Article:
- Improve your response time
The most effective way to use the data gathered is to look for trends that either support of refute your marketing or business assumptions. Quick and effective business strategy decisions can then be taken based on the potential demand resulting from the identified trend.
- When is a trend a trend?
Market sentiment, in itself, is not a trend. The indicator to look out for is a shift in that trend. This could be manifested in changes such as more influential people talking about an issue or brand, or conversations shifting to another geography. These insights provide valuable information that brands can use to preemptively adjust their strategy to take advantage of these changes. An important caveat to adapting to these ‘trends’ is that the business must refrain from a knee-jerk reaction and consider any changes based on all business data, not only online insights.
- Learn from your competitors
One of the advantages of being able to monitor open forums such as social media is that a brand can learn from competitors’ campaigns and activities about what works and what doesn’t work. This could significantly reduce the brand’s investment in market or even product research, while enabling it to adapt its strategy based on real market data.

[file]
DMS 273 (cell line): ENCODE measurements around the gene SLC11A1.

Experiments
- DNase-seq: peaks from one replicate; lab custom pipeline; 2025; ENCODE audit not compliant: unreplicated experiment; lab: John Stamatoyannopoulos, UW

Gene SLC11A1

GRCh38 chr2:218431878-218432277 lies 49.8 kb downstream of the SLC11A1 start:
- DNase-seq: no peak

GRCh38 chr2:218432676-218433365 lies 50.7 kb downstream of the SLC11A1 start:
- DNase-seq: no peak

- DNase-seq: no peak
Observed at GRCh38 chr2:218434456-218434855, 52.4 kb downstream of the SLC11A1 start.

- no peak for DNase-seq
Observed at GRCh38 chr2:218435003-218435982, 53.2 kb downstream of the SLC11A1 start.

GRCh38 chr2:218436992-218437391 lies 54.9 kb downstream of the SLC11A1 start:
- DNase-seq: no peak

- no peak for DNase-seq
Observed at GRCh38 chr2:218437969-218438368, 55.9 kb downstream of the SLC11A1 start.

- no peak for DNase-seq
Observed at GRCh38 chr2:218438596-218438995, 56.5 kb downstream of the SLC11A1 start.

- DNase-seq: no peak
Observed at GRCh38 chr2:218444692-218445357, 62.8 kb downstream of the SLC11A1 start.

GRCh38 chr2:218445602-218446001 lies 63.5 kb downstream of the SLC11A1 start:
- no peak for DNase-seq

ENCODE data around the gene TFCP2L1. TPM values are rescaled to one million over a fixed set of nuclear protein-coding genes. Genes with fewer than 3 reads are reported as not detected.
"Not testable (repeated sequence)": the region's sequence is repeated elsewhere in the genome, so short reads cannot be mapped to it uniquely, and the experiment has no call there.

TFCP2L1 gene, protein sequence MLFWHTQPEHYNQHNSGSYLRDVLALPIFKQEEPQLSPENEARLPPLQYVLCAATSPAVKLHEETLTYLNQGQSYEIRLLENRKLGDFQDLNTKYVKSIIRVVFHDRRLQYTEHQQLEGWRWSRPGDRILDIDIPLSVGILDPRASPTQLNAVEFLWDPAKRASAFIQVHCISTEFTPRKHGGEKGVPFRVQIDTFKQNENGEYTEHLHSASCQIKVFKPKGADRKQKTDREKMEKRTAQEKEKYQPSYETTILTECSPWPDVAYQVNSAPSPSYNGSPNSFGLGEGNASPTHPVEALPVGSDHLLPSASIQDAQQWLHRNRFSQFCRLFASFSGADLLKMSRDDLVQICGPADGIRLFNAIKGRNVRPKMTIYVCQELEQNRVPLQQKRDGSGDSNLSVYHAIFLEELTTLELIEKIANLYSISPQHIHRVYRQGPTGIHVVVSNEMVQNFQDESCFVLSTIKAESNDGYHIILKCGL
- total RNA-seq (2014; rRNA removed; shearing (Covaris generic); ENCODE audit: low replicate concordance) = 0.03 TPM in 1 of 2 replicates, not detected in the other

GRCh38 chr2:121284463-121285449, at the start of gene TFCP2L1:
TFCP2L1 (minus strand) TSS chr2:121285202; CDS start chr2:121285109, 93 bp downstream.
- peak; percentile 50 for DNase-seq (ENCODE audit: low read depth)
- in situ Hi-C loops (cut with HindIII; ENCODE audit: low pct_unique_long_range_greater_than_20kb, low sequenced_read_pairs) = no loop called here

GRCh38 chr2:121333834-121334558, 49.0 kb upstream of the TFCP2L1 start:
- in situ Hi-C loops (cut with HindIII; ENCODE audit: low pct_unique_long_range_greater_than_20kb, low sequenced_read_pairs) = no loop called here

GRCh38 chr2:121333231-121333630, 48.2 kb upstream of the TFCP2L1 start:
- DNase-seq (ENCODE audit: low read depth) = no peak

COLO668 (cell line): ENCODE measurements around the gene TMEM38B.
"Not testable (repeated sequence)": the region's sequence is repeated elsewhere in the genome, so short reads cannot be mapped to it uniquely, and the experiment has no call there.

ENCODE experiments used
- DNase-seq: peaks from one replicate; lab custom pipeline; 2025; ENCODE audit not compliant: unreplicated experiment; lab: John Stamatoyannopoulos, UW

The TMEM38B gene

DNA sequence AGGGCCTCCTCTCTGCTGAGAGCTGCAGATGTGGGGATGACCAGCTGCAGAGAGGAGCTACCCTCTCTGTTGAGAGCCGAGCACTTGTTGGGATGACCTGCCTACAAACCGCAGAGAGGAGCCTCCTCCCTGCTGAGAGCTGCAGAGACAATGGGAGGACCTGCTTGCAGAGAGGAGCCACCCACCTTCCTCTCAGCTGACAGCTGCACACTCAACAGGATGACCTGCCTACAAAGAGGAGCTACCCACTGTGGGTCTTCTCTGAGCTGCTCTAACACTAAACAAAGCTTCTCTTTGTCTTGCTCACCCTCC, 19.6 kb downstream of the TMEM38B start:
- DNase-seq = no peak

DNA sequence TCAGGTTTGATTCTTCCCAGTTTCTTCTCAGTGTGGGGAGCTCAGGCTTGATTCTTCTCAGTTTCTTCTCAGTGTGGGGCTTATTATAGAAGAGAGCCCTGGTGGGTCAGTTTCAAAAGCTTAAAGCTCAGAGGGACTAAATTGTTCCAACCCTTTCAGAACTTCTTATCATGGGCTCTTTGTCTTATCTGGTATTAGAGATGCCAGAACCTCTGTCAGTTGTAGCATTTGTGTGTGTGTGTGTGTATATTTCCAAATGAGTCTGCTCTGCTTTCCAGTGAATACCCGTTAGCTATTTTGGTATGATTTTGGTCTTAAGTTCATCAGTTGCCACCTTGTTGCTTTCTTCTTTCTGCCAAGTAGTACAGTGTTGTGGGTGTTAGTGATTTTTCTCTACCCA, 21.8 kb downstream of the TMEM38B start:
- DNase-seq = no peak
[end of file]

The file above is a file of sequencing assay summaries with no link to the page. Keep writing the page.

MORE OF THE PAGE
The fundamental lesson for business leaders and marketers is that they no longer operate in isolation from the marketplace and that the Web 2.0 revolution presents more of an opportunity than a threat. Progressive organisations that have embraced this reality are reaping the benefits from this by using that to help them keep those shifting goalposts firmly in their sights.
Africa’s Top 10 Tech Start-Ups Selected For #Africa4Future Accelerator Programme
Airbus and the Deutsche Gesellschaft für Internationale Zusammenarbeit (GIZ) have announced the top 10 African tech start-ups that will take part in the latest Airbus Bizlab #Africa4Future accelerator programme. They were selected after an open public pitch event in front of experts, potential investors, the media and other stakeholders in Kenya’s capital city.
#Africa4Future is a joint business accelerator initiative of Airbus and GIZ’s Make-IT in Africa initiative together with the Meltwater Entrepreneurial School of Technology (MEST), a non-profit seed fund and pan-African organisation that brings together startups, entrepreneurs and the tech community, and Innocircle, the South African-based innovation consultancy.